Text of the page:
The anti-corporate hoaxsters struck again today.
The Associated Press was the victim this time when it ran a story -- based on an authentic-looking news release from General Electric -- that it would repay a $3.2 billion tax refund for 2010 to the Treasury Department.
GE has been criticized following a New York Times story that it would pay no taxes on its domestic profits.
There's no indication -- yet -- that this was the work of The Yes Men, who made news in 2009 by pretending to be the U.S. Chamber of Commerce announcing support for greenhouse gas legislation, and last fall convinced news organizations that a large oil company was admitting to policies that damage the environment.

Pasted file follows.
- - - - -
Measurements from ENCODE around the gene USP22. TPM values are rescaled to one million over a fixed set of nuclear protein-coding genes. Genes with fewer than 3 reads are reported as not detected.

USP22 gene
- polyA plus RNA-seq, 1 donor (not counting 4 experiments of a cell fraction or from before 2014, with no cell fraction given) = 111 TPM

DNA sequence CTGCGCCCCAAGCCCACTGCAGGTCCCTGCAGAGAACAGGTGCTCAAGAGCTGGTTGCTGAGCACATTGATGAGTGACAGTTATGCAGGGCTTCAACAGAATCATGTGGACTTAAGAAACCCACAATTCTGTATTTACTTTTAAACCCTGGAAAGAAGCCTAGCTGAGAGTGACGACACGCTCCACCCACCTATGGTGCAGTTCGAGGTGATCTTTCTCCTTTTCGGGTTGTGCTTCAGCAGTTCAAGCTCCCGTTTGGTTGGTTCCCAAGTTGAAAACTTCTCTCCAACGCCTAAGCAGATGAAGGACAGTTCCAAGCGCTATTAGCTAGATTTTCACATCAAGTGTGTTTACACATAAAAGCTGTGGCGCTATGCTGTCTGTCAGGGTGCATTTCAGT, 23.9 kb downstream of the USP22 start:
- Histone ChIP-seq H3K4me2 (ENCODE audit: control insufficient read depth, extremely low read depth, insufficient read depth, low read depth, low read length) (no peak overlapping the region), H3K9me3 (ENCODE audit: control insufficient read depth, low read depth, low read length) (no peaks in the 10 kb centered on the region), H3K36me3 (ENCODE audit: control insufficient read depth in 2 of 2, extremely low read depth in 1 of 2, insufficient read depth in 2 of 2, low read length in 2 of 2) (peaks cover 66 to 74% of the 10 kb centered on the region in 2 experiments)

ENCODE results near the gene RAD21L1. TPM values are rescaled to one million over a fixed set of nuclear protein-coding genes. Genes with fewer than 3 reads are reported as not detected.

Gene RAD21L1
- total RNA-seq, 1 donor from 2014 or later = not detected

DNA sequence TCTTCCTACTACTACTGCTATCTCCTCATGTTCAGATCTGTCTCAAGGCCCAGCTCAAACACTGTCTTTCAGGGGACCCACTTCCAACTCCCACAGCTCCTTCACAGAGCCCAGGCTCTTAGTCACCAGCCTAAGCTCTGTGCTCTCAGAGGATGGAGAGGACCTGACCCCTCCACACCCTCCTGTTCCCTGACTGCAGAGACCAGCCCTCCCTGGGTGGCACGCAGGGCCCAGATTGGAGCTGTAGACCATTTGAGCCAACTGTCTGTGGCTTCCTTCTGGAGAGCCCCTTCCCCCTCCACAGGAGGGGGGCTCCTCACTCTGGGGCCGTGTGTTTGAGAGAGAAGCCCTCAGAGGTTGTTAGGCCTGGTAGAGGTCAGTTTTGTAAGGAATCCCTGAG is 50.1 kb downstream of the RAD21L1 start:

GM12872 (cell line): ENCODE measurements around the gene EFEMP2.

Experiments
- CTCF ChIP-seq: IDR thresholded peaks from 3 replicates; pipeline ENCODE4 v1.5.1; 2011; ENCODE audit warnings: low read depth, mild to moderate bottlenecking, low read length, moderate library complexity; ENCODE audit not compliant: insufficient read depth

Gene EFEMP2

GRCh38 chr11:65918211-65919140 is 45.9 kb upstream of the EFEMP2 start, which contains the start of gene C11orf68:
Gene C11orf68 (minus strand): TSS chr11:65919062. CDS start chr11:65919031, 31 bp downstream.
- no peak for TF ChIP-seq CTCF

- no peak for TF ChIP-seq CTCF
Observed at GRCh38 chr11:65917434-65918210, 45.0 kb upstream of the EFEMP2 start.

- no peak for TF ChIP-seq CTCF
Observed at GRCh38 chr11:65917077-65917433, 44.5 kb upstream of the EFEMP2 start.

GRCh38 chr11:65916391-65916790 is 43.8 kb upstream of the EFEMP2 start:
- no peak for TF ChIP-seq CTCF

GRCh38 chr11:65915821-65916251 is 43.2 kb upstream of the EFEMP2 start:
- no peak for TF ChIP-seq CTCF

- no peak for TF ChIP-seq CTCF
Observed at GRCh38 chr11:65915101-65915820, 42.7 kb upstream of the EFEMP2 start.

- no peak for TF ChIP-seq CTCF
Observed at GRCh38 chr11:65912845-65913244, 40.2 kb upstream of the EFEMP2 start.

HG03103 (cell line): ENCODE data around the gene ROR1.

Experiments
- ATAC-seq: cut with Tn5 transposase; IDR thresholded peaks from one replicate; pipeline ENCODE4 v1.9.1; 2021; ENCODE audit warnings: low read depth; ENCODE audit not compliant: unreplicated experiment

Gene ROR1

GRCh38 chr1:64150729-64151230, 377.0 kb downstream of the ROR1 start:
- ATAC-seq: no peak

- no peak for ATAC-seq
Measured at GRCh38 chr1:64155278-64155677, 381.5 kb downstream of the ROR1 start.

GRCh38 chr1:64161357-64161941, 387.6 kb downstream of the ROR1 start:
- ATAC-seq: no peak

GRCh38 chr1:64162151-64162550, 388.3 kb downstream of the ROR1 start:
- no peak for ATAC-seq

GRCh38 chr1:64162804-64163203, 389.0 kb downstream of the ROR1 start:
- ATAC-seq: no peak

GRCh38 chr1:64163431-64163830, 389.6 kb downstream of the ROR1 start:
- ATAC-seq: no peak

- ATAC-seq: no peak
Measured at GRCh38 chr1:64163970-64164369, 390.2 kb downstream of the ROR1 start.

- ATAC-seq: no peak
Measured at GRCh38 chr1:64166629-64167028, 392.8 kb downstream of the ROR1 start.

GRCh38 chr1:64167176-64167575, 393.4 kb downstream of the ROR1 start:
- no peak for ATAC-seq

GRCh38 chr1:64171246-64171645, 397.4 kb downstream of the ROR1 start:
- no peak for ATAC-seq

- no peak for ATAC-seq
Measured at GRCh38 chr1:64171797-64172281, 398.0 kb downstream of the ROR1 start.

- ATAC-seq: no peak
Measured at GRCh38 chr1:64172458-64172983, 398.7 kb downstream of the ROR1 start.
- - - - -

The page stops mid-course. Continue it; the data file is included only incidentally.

President Barack Obama is announcing his plans this afternoon for reducing the national debt by $4 trillion over the next 12 years. That's far short of the $5 trillion targeted by Republicans.
$4 trillion? $5 trillion? What's it all mean?
Under Obama's plan, $4 trillion off the debt works out to $333 billion a year.
Check this chart from the Web site, usgovernmentspending.com. The estimated spending was to increase by almost $290 billion a year through 2016:
In many ways, Obama's target is more aggressive than President Kennedy's promise to put men on the moon within 10 years, even though the U.S. had absolutely no clear clue how to do that. In 2010 dollars, the entire program mission $188 billion.